“He said it was a great scene and asked me if I would like to appear in the video for his next single, Ashes To Ashes. He also asked me if I could suggest a make-up artist for him, and I recommended Richard Sharah, the man who did my make-up. He said: ‘I’d like it left to you to pick the clothes you are going to wear, and to choose three other extras for the video.’ This was the most important moment of my life. I rushed around and found Judith Frankland, Darla-Jane Gilroy and another girl [Elise Brazier] for the video.” Here, as with so much of his flaky book, Strange’s memory leaves the rails. Other witnesses suggest subtle variations to his account…
Enter the next witness, Ravensbourne graduate Judith Frankland, designer of Steve Strange’s Fade to Grey outfit and of two gowns worn in the Ashes video which were inspired, she says, by the nuns in The Sound of Music and coincidentally had been unveiled in her sensational degree collection “Romantic Monasticism” at the Café Royal during June. She says: “In a wonderful twist of fate, Steve was resplendent in my black wedding outfit that night and was chosen straight away. He was asked to select people he felt could be right. Bowie did see George O’Dowd but as I remember he was wearing his big leather jacket look that night, so he was out. I was invited as was Darla up to the table where David and Coco were sitting and offered a glass of champagne. Darla and I were both dressed in a similar ecclesiastic style, Darla in her own black outfit with white collar, and we were also asked to take part for what at that time was a decent sum of money for penniless, decadent students.
“We were told Coco would call us the following day with the details. I woke the next day thinking I’d dreamt it and you know I guarded that communal pay phone on the landing like a rottweiler until she did: be outside the Hilton the next morning, Thursday, she said, at some ungodly hour, fully dressed and made up the same way I had been at the Blitz, and to get the coach to a secret location.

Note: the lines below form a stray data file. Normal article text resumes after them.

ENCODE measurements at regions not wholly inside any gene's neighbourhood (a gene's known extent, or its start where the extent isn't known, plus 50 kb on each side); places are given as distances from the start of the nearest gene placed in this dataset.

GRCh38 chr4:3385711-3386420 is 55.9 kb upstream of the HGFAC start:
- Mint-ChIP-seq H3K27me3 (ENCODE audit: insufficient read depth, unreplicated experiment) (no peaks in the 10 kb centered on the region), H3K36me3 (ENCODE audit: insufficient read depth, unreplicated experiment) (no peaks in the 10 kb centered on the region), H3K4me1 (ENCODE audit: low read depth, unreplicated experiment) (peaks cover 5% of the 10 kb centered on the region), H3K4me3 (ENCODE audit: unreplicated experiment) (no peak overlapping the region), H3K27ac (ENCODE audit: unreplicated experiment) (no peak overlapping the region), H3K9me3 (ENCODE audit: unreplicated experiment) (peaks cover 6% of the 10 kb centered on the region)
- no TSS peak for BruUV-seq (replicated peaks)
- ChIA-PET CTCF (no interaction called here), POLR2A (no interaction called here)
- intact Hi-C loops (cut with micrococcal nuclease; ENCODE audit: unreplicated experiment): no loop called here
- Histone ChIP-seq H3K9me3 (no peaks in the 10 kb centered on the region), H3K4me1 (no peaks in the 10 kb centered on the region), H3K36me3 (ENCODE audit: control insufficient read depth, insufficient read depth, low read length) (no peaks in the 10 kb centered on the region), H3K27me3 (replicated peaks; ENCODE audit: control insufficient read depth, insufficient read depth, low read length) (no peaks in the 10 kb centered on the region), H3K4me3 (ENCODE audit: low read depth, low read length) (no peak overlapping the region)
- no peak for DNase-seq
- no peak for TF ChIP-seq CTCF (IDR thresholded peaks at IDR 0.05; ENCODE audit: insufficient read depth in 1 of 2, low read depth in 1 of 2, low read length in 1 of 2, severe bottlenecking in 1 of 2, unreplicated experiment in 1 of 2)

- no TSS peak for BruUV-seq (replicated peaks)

“When we arrived at the beach near Hastings [not Southend, as Strange reports], the crew was set up and David Bowie greeted us dressed in the pierrot outfit he would be wearing. He coached us for a few minutes on the words we were to mime and then the day was spent in what we Lancastrians call sinking sand, sloppy sand, and the further out we got on the beach the messier and sloppier and muddier it was. I wore flats which was a wise choice. Then we were up and down that field with the bulldozer and every time we had to do a take it had to back up and the field got muddier. The bulldozer wasn’t that close but if he’d stepped on the gas we would all have been gonners.
“We were finally told we had all ‘done well’ and set off in the coach straight from the shoot to Hell [Strange’s Thursday club-night with a sacrilegious flavour] – well, home first to get freshened up. Steve dropped off his very muddy wedding dress and Hell was a rowdier night than usual. Steve brought one of the labourers from the bulldozer site with him and dressed him up in a Modern Classics suit. The poor guy was disturbed by it all, to say the least.